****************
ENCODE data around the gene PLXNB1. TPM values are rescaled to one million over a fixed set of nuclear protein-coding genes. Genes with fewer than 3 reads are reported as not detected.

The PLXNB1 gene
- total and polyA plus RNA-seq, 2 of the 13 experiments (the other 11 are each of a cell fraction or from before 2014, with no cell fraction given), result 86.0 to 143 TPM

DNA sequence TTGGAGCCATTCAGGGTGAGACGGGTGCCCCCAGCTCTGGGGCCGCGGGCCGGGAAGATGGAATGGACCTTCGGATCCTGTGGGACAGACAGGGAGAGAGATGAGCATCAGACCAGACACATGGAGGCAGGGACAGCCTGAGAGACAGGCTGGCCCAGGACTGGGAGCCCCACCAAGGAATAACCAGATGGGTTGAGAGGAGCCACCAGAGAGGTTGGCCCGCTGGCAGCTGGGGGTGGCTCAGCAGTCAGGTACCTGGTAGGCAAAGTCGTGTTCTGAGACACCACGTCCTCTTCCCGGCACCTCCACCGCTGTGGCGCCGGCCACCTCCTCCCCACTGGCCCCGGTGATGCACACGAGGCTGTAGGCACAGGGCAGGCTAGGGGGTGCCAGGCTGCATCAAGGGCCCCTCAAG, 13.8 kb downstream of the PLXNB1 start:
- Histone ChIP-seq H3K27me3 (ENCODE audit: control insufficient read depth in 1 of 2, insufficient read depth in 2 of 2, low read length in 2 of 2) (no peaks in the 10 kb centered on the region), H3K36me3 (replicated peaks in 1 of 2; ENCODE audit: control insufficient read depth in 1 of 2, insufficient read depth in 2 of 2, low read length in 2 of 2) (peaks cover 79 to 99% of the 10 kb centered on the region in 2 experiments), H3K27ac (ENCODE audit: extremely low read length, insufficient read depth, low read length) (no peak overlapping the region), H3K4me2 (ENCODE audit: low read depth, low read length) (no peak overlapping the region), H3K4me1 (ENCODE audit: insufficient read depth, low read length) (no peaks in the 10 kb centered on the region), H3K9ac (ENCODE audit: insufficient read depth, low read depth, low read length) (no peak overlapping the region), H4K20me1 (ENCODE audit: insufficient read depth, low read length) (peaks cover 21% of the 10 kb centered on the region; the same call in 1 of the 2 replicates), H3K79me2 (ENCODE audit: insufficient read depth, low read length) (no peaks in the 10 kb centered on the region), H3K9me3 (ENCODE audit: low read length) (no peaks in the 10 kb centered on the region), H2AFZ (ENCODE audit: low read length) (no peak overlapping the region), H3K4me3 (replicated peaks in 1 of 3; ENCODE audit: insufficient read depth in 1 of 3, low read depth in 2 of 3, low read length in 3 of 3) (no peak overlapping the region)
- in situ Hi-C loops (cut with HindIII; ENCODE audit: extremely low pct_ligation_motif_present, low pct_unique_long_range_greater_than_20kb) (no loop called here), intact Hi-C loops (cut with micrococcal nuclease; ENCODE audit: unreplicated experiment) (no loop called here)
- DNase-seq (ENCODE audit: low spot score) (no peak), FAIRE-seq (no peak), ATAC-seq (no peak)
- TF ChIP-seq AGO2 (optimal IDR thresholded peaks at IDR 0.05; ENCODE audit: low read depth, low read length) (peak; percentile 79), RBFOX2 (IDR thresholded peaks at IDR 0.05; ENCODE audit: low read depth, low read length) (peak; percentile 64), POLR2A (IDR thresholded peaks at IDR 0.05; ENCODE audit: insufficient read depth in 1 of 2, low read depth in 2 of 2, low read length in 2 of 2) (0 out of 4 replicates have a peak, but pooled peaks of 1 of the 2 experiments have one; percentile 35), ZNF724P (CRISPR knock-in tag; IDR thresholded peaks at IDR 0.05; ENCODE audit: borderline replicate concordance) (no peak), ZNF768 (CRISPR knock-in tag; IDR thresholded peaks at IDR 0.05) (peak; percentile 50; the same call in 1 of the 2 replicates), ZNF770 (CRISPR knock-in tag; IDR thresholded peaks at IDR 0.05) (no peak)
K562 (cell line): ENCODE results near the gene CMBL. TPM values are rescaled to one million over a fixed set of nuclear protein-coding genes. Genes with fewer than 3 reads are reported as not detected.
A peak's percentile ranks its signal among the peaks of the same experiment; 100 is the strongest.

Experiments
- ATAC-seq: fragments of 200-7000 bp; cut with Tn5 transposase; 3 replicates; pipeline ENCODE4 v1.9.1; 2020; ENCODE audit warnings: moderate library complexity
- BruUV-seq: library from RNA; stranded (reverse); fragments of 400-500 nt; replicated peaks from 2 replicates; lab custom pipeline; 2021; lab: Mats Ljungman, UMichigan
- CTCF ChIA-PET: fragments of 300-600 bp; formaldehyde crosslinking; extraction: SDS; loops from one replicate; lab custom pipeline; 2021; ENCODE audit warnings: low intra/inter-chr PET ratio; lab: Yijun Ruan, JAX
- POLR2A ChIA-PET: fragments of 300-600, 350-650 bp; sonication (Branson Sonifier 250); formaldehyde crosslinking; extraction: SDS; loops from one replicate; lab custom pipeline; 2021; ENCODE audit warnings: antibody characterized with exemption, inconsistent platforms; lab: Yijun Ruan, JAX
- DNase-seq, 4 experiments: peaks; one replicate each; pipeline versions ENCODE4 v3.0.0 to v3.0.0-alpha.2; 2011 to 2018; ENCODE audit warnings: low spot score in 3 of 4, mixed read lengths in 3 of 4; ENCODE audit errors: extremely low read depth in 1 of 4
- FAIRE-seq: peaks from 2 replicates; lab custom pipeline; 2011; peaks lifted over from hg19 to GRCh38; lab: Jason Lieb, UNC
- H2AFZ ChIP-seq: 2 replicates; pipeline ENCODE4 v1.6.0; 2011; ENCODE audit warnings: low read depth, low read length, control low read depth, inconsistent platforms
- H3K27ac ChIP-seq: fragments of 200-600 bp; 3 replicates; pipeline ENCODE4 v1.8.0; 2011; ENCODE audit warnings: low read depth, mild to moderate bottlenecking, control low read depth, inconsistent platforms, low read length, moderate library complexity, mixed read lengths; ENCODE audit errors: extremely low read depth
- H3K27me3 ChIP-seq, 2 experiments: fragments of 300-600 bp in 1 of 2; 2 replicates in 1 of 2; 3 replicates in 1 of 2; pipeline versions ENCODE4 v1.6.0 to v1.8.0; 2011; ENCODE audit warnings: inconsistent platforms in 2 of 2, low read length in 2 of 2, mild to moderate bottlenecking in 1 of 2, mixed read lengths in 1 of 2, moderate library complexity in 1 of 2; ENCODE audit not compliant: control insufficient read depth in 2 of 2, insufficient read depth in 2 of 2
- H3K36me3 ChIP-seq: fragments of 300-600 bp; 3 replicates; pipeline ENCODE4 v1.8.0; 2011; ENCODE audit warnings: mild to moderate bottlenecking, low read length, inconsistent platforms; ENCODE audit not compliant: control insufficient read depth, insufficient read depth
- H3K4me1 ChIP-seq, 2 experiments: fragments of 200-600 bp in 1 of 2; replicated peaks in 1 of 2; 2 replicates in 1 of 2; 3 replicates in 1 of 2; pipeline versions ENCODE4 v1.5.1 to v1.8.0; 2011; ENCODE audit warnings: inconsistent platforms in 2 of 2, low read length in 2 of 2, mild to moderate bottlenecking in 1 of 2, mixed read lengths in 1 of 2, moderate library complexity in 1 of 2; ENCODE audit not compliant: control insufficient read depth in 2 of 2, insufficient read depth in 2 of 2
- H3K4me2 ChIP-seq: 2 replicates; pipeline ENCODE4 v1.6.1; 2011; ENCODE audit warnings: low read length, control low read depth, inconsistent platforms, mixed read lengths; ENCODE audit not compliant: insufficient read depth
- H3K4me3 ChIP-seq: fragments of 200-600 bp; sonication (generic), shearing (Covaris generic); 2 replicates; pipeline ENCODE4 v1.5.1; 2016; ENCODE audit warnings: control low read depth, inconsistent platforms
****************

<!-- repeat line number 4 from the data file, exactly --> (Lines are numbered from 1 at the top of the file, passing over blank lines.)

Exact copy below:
DNA sequence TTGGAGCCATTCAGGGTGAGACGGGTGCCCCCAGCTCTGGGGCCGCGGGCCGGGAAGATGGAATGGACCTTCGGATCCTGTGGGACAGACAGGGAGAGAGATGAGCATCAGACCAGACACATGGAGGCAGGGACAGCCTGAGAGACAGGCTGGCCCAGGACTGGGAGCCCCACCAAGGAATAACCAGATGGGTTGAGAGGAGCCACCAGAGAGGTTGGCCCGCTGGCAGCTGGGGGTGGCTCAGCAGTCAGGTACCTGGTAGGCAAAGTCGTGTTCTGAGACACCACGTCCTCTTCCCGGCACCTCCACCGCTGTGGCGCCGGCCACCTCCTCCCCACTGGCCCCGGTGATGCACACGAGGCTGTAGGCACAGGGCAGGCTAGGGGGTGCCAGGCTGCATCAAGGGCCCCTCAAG, 13.8 kb downstream of the PLXNB1 start: